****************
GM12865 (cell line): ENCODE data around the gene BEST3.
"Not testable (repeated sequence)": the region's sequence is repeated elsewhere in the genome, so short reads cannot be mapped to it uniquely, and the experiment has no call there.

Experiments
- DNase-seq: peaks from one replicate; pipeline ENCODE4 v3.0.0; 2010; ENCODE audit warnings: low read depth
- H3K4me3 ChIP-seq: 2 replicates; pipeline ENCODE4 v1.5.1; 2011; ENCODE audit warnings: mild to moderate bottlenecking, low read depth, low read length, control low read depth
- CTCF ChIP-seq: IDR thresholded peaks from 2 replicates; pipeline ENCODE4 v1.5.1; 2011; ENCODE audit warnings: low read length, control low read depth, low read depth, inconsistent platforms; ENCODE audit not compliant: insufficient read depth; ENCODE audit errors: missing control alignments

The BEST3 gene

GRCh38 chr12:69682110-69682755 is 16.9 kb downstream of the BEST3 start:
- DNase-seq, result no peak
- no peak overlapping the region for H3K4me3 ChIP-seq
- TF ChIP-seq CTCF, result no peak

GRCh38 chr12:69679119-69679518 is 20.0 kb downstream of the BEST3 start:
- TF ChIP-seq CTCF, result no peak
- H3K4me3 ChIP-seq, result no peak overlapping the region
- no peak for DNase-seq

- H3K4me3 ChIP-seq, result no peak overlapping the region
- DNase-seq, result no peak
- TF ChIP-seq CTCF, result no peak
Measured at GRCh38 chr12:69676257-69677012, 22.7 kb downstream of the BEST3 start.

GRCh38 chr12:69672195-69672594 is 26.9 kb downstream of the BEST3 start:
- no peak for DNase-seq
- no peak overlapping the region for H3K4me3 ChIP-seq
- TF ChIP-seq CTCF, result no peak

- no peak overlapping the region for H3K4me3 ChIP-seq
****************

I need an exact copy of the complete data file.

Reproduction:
GM12865 (cell line): ENCODE data around the gene BEST3.
"Not testable (repeated sequence)": the region's sequence is repeated elsewhere in the genome, so short reads cannot be mapped to it uniquely, and the experiment has no call there.

Experiments
- DNase-seq: peaks from one replicate; pipeline ENCODE4 v3.0.0; 2010; ENCODE audit warnings: low read depth
- H3K4me3 ChIP-seq: 2 replicates; pipeline ENCODE4 v1.5.1; 2011; ENCODE audit warnings: mild to moderate bottlenecking, low read depth, low read length, control low read depth
- CTCF ChIP-seq: IDR thresholded peaks from 2 replicates; pipeline ENCODE4 v1.5.1; 2011; ENCODE audit warnings: low read length, control low read depth, low read depth, inconsistent platforms; ENCODE audit not compliant: insufficient read depth; ENCODE audit errors: missing control alignments

The BEST3 gene

GRCh38 chr12:69682110-69682755 is 16.9 kb downstream of the BEST3 start:
- DNase-seq, result no peak
- no peak overlapping the region for H3K4me3 ChIP-seq
- TF ChIP-seq CTCF, result no peak

GRCh38 chr12:69679119-69679518 is 20.0 kb downstream of the BEST3 start:
- TF ChIP-seq CTCF, result no peak
- H3K4me3 ChIP-seq, result no peak overlapping the region
- no peak for DNase-seq

- H3K4me3 ChIP-seq, result no peak overlapping the region
- DNase-seq, result no peak
- TF ChIP-seq CTCF, result no peak
Measured at GRCh38 chr12:69676257-69677012, 22.7 kb downstream of the BEST3 start.

GRCh38 chr12:69672195-69672594 is 26.9 kb downstream of the BEST3 start:
- no peak for DNase-seq
- no peak overlapping the region for H3K4me3 ChIP-seq
- TF ChIP-seq CTCF, result no peak

- no peak overlapping the region for H3K4me3 ChIP-seq